It's fair to say that black folks operate under a cloud of invisibility - this too is part of the work, is indeed central to [my photographs]... This invisibility - this erasure out of the complex history of our life and time - is the greatest source of my longing.
Despite the variety of my explorations, throughout it all it has been my contention that my responsibility as an artist is to work, to sing for my supper, to make art, beautiful and powerful, that adds and reveals; to beautify the mess of a messy world, to heal the sick and feed the helpless; to shout bravely from the roof-tops and storm barricaded doors and voice the specifics of our historic moment.
I got my first camera when I was 21 - my boyfriend gave it to me for my birthday - but at that point politics was my life, and I viewed the camera as a tool for expressing my political beliefs rather than as an art medium.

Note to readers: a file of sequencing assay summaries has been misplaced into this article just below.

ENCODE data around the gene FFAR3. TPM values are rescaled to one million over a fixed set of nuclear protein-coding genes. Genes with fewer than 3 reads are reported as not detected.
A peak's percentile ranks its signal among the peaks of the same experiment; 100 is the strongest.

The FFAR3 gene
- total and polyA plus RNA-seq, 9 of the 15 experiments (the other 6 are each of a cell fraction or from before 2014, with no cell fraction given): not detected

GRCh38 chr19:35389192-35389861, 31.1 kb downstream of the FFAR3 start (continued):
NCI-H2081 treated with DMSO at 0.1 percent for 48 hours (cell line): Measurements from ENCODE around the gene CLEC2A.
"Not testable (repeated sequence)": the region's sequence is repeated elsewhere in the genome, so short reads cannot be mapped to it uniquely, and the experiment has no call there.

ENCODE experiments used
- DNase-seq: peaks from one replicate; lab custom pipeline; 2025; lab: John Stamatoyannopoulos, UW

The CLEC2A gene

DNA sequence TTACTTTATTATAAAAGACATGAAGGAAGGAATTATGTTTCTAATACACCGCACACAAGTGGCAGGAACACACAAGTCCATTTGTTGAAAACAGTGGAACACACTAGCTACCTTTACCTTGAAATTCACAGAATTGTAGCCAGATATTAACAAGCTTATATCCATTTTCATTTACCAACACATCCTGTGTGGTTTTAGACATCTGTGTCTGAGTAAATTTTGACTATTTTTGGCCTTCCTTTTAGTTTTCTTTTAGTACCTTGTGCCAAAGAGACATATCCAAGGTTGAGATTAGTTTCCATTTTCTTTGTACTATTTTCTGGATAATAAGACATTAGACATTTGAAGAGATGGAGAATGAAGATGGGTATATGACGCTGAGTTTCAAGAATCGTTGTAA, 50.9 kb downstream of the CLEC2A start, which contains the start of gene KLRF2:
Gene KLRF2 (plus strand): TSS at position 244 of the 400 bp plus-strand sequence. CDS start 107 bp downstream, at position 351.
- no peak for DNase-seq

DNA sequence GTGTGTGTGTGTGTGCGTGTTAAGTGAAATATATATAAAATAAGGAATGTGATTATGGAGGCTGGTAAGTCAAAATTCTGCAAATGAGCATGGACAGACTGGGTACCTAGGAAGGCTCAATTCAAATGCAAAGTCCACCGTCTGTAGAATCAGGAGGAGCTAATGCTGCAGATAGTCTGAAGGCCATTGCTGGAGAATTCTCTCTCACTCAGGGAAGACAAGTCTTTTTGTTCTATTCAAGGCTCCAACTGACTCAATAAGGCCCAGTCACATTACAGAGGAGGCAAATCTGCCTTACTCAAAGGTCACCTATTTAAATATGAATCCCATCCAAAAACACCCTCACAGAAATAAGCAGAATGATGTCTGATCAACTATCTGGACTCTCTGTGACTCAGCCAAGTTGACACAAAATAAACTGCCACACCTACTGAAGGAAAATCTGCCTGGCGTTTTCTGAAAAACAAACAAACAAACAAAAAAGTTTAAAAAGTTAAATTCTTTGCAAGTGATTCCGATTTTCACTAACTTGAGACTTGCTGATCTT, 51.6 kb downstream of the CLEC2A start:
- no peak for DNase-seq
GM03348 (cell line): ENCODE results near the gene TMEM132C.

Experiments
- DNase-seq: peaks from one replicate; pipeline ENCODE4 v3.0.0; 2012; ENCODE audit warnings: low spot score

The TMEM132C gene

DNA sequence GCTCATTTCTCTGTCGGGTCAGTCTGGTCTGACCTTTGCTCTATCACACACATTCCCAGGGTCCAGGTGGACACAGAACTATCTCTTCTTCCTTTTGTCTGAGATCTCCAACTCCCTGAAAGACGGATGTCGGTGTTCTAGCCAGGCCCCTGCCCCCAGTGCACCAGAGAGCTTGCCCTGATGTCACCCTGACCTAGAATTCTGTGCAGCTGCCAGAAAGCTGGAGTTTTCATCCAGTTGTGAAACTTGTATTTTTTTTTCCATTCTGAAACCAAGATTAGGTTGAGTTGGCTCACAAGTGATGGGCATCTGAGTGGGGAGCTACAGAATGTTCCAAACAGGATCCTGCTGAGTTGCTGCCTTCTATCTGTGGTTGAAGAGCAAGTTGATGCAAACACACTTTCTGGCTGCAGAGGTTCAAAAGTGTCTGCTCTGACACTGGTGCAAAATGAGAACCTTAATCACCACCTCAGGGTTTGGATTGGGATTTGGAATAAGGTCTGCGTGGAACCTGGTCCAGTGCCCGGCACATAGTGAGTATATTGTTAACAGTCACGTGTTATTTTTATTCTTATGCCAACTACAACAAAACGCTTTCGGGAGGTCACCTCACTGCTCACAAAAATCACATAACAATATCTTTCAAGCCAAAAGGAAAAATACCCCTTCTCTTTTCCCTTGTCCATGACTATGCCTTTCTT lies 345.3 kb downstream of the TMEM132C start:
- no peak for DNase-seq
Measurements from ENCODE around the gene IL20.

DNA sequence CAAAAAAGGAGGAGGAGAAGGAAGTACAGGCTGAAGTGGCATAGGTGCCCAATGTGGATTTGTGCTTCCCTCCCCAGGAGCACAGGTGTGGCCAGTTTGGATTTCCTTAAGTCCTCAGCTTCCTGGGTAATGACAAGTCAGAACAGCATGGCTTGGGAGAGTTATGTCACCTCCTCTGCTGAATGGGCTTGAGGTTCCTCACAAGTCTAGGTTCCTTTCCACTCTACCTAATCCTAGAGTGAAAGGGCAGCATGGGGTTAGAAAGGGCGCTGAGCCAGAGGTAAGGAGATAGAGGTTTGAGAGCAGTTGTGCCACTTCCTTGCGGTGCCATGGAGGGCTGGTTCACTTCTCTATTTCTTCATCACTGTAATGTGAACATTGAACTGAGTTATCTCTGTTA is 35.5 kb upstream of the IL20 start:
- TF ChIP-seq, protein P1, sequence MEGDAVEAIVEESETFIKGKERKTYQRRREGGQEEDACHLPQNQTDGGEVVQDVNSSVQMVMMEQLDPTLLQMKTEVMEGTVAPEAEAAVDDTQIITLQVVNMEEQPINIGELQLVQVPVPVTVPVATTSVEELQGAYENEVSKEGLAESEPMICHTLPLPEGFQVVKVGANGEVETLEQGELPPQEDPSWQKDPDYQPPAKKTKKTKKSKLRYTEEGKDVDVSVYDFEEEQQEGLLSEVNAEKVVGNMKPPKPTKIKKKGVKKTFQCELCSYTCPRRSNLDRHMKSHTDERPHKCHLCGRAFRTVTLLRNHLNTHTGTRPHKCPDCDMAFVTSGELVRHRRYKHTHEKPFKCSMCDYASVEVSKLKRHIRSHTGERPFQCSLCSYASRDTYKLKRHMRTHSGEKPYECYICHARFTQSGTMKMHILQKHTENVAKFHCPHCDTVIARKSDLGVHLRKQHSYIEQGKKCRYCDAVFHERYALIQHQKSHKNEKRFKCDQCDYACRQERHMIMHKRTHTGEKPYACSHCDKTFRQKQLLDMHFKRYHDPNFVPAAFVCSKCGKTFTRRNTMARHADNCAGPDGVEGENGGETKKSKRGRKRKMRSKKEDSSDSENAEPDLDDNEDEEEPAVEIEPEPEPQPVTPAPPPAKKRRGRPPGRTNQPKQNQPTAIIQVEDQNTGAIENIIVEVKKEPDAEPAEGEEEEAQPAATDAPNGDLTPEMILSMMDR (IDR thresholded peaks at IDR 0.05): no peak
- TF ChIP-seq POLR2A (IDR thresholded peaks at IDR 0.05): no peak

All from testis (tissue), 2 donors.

Photography can still be used to champion activism and change. I believe this, even while standing in the cool winds of postmodernism... Postmodernism looked radical, but it wasn't. As a movement it was profoundly liberal and became a victim of itself. Precisely at this historical moment, when multicultural democracy is the order of the day, photography can be used as a powerful weapon toward instituting political and cultural change. I for one will continue to work toward this end.